Back in the early to mid-1960s, I used to attend races at Flamboro Speedway out near Hamilton.
In those days, I might be at Mosport during the day on Saturday to watch practice and qualifying for Can-Am or Formula Fords and then bomb out of there by 4:30 or 5 in the afternoon so I could get over to Flamboro in time for an evening of supermodified racing. Then I’d be back at Mosport Sunday for the feature event of the weekend.
It was a great life.
I went to Flamboro with my best friend at the time, Rick Clare, and his brother and my sister (they dated for awhile) and assorted other friends and acquaintances.
The racing was edge-of-your-seat stuff, with guys like Harvey Lennox, Joe Hylwka, Jack McCutcheon (he had Woody Woodpecker painted on his car), Howie Scannell, Gary Witter, Jack Greedy and countless others screaming around the quarter mile of asphalt.
I always used to tell people that if they wanted to see great driving, they should go to Mosport; if they wanted to see great racing, they had to go to Flamboro.
Of course, there were other attractions at Flamboro besides the supers. The hobby class attracted upwards of 50 (or more) cars a night and Dizzy Dean Murray, the track announcer, worked as hard or harder talking up their heats and feature as he did the headline division.
"And here they come, ladies and gentlemen, Canada’s future Indianapolis 500 drivers, out on the track for tonight’s jalopy feature brought to you by Wheelspin News. Pick up your copy at the newstand near the hot dog counter and don’t forget to read MY COLUMN." (Dizzy was not above promoting himself when it came to patter . . .)
There were several interesting things about that meet:
First, the USAC had recommended that all cars mount an enclosed roll cage but it had not yet made them mandatory. So you had about half the cars with the drivers fully protected (both Tattersall and Carruthers drove modgets with full cages) and the other half with truly open cockpits and just a roll bar behind the driver. Old campaigners like Les Scott and Mel Kenyon were still out there racing "bare headed."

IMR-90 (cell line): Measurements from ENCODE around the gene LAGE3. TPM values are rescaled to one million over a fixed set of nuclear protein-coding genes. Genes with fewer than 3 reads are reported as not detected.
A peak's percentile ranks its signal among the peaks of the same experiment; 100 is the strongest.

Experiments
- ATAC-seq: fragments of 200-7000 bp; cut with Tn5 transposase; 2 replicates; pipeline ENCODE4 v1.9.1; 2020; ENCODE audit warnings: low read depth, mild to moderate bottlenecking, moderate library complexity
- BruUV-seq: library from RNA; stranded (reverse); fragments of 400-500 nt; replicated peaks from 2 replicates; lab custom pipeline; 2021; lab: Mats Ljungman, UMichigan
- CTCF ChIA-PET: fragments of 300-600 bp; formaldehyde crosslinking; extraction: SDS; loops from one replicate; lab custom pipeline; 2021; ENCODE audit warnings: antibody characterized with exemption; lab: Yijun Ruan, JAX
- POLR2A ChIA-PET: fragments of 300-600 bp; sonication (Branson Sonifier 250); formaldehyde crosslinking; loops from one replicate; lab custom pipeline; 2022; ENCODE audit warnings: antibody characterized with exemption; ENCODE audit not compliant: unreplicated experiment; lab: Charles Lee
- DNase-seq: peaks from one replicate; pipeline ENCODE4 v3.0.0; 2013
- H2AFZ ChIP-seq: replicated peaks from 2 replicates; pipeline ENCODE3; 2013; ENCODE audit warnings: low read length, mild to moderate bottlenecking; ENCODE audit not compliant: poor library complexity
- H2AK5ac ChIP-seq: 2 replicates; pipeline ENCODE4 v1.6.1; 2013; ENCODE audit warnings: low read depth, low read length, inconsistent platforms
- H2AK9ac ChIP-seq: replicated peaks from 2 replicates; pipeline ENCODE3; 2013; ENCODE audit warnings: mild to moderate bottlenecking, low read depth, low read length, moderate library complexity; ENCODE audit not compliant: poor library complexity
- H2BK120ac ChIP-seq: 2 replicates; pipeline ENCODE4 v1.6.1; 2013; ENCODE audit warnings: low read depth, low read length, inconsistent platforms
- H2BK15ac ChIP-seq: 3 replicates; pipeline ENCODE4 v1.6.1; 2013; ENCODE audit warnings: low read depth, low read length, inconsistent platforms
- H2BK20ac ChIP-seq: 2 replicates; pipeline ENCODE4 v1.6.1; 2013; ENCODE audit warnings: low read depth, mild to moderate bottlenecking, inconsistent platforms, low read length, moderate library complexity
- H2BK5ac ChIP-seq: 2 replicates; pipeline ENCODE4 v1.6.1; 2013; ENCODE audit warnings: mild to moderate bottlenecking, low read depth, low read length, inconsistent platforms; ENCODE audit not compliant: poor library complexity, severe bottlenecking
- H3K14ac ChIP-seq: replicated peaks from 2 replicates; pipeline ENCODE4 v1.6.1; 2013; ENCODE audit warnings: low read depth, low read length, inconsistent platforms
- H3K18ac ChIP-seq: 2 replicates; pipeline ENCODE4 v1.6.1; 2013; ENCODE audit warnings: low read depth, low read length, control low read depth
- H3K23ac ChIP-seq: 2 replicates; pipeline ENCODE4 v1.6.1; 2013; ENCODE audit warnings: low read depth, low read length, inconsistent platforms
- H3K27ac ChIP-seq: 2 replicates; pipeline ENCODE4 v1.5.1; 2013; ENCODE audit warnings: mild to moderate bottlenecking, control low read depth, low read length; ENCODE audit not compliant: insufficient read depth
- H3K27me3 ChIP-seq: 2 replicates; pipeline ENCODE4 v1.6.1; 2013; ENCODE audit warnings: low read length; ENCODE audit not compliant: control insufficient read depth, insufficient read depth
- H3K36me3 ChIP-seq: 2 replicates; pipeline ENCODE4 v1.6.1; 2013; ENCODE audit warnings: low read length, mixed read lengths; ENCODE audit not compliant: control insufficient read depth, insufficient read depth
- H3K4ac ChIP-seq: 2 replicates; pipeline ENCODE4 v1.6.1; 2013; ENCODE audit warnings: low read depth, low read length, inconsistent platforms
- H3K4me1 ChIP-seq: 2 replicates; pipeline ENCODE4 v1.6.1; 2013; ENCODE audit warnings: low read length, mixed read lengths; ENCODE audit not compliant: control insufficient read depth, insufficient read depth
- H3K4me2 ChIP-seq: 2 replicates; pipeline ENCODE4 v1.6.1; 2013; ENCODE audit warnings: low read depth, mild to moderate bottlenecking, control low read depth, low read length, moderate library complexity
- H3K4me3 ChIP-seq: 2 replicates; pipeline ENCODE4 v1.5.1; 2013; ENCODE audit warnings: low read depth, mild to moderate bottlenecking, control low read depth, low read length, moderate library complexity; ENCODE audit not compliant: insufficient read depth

Second, both Tattersall (above, in a pre-roll cage car) and Carruthers survived what was a very dangerous era in car racing, only to die of cancer. "Tat’ passed in 1971 and Carruthers in ‘75. In fact, Carrruthers, who'd made it to Indy by that time, won the USAC Silver Crown championship that season; he clinched the title six weeks before his death when he finished third in the Hoosier Hundred on the dirt mile at the Indiana State Fairgrounds.
So those are some of my memories of Flamboro Speedway. Randy Spencer, a journalist who works tirelessly to preserve the heritage of short-track oval racing in Ontario, is looking for some of yours.
Spencer issued a media release this week announcing the creation of the Flamboro Stadium and Speedway Hall of Fame, Museum and Archives. The first inductees will be enshrined this November (I nominate McCutcheon – as Spencer himself has written, McCutcheon won the very first feature when the track opened 51 season ago).
"We are looking for anything interesting for the museum, including photos, old newspaper clippings, scrapbooks, old programs and racing newspapers and personal items such as driver trophies, race suits, helmets and anything Flamboro-related that we can display.
"We will accept permanent donations or anything on loan to be returned. Items will be posted on our website as well as for display at the track. Also looking for any help by way of sponsorship to help with anything from the cost of producing the large scrapbooks to setting up the website or any of the other worthwhile projects that will happen over the coming months."
I wish Randy the best of luck with this project.